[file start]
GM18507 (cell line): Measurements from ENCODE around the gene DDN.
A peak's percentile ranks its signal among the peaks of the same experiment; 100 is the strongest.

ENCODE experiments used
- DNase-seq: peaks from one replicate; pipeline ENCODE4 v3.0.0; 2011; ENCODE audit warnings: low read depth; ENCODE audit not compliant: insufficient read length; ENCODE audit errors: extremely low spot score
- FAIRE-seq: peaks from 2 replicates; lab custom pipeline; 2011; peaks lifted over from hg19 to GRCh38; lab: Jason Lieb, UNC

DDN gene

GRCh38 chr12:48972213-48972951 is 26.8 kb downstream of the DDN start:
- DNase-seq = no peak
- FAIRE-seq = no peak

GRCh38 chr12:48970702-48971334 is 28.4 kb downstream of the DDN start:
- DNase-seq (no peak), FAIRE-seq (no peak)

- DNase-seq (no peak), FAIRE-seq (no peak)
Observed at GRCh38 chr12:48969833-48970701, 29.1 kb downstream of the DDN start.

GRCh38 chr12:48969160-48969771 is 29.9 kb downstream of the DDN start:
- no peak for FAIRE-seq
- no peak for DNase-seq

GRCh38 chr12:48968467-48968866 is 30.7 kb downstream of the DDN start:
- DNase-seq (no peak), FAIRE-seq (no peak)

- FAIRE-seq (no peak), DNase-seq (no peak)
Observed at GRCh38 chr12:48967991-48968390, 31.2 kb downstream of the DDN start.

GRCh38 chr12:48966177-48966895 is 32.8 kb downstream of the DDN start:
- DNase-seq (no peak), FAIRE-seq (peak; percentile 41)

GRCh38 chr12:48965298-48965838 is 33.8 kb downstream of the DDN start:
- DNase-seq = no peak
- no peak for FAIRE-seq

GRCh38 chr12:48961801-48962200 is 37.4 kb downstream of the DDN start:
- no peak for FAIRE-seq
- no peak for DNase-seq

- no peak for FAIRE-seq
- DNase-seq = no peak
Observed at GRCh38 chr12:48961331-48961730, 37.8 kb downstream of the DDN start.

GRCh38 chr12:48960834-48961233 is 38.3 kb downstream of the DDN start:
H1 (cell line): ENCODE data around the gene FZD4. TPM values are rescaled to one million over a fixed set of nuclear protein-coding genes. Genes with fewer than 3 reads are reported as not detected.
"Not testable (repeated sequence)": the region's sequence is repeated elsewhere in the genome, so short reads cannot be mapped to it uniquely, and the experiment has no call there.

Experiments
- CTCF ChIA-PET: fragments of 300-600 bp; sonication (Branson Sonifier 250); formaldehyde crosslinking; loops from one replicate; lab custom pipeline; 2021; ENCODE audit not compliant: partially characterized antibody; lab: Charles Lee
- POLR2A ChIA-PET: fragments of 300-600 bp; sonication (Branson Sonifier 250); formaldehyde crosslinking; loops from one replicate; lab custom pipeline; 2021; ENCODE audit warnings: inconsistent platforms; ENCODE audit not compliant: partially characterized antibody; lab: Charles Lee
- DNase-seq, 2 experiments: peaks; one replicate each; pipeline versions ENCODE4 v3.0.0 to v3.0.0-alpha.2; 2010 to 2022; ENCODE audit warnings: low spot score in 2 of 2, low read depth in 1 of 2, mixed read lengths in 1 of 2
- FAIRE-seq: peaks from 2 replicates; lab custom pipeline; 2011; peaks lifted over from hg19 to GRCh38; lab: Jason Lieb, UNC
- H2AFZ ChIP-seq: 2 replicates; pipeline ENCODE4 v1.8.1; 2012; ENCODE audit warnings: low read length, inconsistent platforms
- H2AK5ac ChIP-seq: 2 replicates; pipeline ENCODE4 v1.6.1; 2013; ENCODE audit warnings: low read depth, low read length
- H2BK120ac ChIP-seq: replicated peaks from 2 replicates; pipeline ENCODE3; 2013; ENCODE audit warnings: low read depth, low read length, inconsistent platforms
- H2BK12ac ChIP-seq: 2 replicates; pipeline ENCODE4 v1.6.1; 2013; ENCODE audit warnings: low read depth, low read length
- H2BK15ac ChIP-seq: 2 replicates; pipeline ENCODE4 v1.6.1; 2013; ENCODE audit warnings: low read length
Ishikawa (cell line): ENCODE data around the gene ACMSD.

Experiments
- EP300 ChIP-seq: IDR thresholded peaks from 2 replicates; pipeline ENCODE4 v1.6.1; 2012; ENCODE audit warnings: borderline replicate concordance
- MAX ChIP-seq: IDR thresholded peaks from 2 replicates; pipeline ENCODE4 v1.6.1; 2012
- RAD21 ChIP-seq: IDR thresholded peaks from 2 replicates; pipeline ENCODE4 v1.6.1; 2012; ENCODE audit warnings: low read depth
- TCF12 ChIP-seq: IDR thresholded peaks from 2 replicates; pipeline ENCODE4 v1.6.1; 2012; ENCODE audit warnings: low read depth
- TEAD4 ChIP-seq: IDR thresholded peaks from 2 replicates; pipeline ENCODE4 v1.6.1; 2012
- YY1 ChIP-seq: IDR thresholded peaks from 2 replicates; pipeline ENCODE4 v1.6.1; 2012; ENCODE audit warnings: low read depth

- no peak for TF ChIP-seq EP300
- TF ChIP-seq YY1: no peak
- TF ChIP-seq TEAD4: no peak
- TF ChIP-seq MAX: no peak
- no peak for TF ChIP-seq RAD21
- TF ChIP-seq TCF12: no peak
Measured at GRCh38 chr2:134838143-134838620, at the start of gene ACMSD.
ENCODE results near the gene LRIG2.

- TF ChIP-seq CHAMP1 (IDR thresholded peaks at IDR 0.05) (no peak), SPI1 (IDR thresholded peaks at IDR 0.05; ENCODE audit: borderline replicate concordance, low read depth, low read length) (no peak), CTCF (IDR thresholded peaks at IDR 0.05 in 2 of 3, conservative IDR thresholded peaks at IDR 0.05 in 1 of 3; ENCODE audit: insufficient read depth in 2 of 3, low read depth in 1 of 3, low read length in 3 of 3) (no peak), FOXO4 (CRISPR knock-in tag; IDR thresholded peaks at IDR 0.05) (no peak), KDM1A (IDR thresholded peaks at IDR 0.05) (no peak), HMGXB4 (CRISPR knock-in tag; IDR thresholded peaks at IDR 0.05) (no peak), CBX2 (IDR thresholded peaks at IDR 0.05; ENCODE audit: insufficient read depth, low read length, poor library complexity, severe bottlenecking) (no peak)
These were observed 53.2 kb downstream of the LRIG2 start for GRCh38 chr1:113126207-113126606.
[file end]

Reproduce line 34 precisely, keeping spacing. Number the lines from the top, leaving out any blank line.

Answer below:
"Not testable (repeated sequence)": the region's sequence is repeated elsewhere in the genome, so short reads cannot be mapped to it uniquely, and the experiment has no call there.